We all know dogs love to spend time outside, whether frolicking around in the yard, going for a walk with there bipedal counterparts or just running like mad with there four legged friends at the dog park, but what about winter months? How cold is too cold for dogs to be outside? It depends on a number of things, let’s sort them out!
How cold is too cold? Depends on the dog:
Coat Type: Certain breeds have thick, double layered coats. Siberian husky, Newfoundlanders, bernese mountain dogs and other northern breeds tend to be the most cold-tollerant. Dogs with short, thin haired coats will have the most difficult time staying comfortable in cold weather. Pitbulls, bull dogs, greyhounds, and german shorthaired pointers.
Size: smaller dogs inevitably lose more heat than the larger ones. They also drag there underside in deep snow. When the snow is in contact with there body, and the heat from there body melts the snow, they become wet and are at much higher risk in cold temperatures.
Weight: just like humans. A burly dog will keep warmer than a thin one. The perfect examples are WoofCrates very own: Milo the treat enthusiast and Simon who you can read about here. Although, a dog with more fat will stay warmer, that does not mean you should fatten up your dog for thr winter season, in fact, doing so would create much more health risk than it would help them.
Age and Health: Sick dogs, puppies and older dogs have weaker immune systems and therefore may have a difficult time protecting themselves from the cold due to a lack of heat production and retention. Normally, these dogs should be provided with a dog jacket to stay warm!
How cold is too cold? Depends on the weather:
Of course, knowing how well your dog can tolerate cold weather is important! But don’t forget to also be weary of the weather conditions outside and signs that it’s too cold for your furry buddy. Knowing both will go hand in hand.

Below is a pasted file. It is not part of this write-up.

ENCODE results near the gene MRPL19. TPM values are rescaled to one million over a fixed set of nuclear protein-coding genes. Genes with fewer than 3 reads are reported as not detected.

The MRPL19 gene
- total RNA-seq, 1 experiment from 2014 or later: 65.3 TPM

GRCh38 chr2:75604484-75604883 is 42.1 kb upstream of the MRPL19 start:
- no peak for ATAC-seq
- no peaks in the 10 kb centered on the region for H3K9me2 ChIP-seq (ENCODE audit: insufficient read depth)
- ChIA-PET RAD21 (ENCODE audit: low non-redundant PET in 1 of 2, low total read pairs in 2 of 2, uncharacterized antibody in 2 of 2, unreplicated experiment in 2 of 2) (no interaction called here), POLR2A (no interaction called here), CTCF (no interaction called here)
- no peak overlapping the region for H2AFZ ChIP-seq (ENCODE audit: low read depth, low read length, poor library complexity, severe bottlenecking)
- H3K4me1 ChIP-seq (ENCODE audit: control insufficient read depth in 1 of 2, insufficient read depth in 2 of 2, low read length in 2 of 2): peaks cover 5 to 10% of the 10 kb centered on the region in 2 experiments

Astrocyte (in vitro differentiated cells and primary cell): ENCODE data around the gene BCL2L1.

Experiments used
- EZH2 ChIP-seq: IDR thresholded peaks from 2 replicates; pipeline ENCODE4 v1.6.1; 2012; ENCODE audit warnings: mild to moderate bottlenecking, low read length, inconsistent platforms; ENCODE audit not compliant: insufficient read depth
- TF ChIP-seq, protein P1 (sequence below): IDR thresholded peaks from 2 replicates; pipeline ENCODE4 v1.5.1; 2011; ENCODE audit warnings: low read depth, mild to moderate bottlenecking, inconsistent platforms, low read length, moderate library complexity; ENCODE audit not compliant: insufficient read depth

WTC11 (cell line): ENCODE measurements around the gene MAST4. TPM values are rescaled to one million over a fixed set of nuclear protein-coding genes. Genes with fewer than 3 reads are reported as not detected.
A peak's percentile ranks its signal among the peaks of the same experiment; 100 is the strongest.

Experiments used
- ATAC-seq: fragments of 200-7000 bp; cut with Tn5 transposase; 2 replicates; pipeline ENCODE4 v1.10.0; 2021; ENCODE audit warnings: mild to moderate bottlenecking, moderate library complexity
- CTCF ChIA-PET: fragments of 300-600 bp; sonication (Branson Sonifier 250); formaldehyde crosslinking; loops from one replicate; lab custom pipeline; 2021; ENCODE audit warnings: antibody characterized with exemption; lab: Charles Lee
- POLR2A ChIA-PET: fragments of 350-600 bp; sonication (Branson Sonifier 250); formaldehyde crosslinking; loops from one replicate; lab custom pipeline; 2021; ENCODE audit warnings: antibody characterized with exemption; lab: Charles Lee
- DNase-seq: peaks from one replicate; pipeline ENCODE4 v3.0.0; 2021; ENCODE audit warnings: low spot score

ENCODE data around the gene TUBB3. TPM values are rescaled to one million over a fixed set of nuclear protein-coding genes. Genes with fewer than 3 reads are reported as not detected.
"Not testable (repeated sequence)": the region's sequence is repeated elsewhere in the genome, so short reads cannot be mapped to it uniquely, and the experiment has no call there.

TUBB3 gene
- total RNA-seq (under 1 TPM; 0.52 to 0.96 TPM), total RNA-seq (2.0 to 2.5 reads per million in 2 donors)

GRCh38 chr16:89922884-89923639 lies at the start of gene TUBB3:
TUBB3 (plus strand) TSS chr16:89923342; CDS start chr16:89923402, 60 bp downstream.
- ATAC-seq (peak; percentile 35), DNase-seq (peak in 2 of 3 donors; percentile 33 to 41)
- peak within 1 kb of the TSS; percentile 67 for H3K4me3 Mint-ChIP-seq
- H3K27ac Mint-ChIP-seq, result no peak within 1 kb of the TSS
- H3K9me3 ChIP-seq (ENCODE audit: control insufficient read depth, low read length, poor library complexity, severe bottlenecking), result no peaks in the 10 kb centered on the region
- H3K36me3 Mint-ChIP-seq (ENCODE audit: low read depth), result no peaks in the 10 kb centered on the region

According to source Pet MD, most dogs will not have any issues with cold temperatures until the temperature has dropped below 7° C, at this point, some dogs, especially those who are cold-averse might begin to feel uncomfortable. When temperatures fall below 0° C, owners of dogs with thin coats, small breeds, and/or old, young pups or sick dogs should pay special attention to their pet’s well-being. Once temperatures drop under -6.6° C, all dog owners need to be aware that their dogs could potentially develop cold-associated health problems like hypothermia and frostbite.
Img Source: https://www.gopetplan.com/blogpost/cold-weather-and-dogs
What Can You Do To Help Your Dog?
There are a couple of things that you can do to make sure your dog stays safe outdoors. Firstly, keep a close eye on them. Make sure that they are not shivering, whining, holding one or more paws in the air, searching for a warm location, or acting anxiously. If you see them doing any of this, it’s time to head inside. You can also bundle them up in some warm clothing. There are plenty of jackets for dogs that you can purchase!